I think it takes great vision, determination and passion to succeed – the road to starting a new business or a new career is not easy and there are often many obstacles but if you don’t expect the road to be smooth you will see just how resilient you are when you do make it.
Oh and a supportive network for me is a key part of success, having people around you to support and champion you is crucial.”

EyeFitU | Isabelle Ohnemus

Isabelle is a former broker who left investment banking after more than 10 years to bring a new solution to the fashion retail business. EyeFitU is an m-commerce portal that lets users shop directly in their size, removing the risk of badly fitting clothes needing to be returned.

Isabelle startups
Photo by Adriana Tripa

“To all the women starting their own companies: never stop being passionate about what you do. Be curious and humble because every day is a school day and you have to make the most of it. Sometime risk is part of the journey of being an entrepreneur, embrace it and don’t let it stop you. One last tip: don’t take every criticism personally. Some are good.”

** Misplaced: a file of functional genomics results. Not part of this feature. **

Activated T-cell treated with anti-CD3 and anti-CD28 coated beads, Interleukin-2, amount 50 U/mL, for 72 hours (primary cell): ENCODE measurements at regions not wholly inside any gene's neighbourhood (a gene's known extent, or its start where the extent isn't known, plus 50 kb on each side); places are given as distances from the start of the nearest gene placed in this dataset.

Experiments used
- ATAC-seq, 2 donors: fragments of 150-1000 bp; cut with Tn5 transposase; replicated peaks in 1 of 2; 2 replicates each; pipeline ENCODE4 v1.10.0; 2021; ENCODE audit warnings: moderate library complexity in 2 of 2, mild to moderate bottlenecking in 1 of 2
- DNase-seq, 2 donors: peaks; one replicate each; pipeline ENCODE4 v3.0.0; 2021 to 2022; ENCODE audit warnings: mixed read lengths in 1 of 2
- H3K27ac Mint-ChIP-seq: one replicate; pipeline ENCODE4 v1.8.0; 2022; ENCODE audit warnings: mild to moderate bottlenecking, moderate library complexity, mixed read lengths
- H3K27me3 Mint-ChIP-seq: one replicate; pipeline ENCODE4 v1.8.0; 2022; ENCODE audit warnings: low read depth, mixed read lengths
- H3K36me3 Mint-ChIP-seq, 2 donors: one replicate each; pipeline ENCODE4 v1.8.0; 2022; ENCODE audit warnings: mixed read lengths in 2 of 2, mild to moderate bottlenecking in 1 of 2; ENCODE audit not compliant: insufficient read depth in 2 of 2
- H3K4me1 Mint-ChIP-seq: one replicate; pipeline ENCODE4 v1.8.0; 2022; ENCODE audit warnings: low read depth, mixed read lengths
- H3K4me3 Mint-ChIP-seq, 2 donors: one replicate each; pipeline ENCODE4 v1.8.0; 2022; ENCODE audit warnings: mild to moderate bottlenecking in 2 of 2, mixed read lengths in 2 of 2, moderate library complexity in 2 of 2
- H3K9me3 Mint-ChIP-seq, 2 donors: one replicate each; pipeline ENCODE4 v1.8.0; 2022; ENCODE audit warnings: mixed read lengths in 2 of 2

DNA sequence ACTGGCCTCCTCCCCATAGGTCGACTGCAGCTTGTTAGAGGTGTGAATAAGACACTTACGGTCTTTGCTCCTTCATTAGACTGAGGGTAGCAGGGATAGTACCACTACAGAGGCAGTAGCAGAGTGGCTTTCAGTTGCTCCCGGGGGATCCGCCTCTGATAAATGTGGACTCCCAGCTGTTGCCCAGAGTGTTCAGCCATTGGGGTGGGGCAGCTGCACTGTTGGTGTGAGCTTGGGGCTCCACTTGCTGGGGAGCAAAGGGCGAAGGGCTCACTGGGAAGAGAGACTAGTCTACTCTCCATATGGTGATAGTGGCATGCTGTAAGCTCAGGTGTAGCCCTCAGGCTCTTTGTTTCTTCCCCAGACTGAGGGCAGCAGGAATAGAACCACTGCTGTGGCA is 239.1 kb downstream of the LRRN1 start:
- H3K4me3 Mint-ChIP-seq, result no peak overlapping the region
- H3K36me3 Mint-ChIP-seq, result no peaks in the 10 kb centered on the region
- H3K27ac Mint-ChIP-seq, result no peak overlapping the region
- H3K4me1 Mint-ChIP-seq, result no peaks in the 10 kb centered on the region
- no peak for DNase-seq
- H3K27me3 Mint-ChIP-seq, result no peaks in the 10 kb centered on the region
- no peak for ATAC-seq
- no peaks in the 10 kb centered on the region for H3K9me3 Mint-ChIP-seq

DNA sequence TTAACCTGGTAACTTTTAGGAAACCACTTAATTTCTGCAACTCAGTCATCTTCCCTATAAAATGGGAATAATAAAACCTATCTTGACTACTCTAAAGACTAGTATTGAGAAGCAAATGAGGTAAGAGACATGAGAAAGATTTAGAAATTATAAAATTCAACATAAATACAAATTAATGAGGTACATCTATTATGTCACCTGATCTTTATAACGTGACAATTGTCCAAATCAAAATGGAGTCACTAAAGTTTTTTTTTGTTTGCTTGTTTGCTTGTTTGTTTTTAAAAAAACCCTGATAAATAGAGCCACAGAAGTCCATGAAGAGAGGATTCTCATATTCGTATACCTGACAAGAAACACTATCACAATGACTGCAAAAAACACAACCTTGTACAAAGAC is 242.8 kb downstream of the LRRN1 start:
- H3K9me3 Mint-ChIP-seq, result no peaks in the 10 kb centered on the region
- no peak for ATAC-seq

Gym Bites | Alexis Oladipo

Gym Bites creates delicious, healthy, on-the-go meals. Packaged in jar’s and using only fresh ingredients, any leftover meals are donated to a homeless shelter at the end of each day. Twenty-nine-year-old founder Alexis Oladipo got her big break when Gym Bites was sold at Selfridges in London.


“I wanted to make a product that when people google it, they’ll be like, ‘What? This is a black Nigerian girl from Hackney?. I learnt that if you can’t get a job, create one – and that’s what I did”

 Lorena Öberg Skincare | Lorena Öberg

Based in Surrey and Harley Street, London, Lorena’s company is a leader in the field of Skin repair. She founded her successful business five years ago with just £100 and balanced business with having two young children to support. She also runs an international training academy teaching invaluable skills to the next generation.

Lorena Oberg

“You can’t expect people to be supportive. Seek professional advice really early on from relevant resources – such as the likes of the UK Trade & Investments. More importantly when you get this advice, ensure you follow the advice. Have a long term business plan but don’t let it be set in stone. As your business grows, adapt it to suit new opportunities coming your way.”

Don’t Buy Her Flowers | Steph Douglas

The concept for Steph’s business was conceived through providing thoughtful gift packages for new mums, as an alternative to flowers. Don’t Buy Her Flowers has since featured in several major newspapers and also features the blog ‘Sisterhood’ about motherhood, relationships and the idea of being in it together.

Photo by Sam Furlong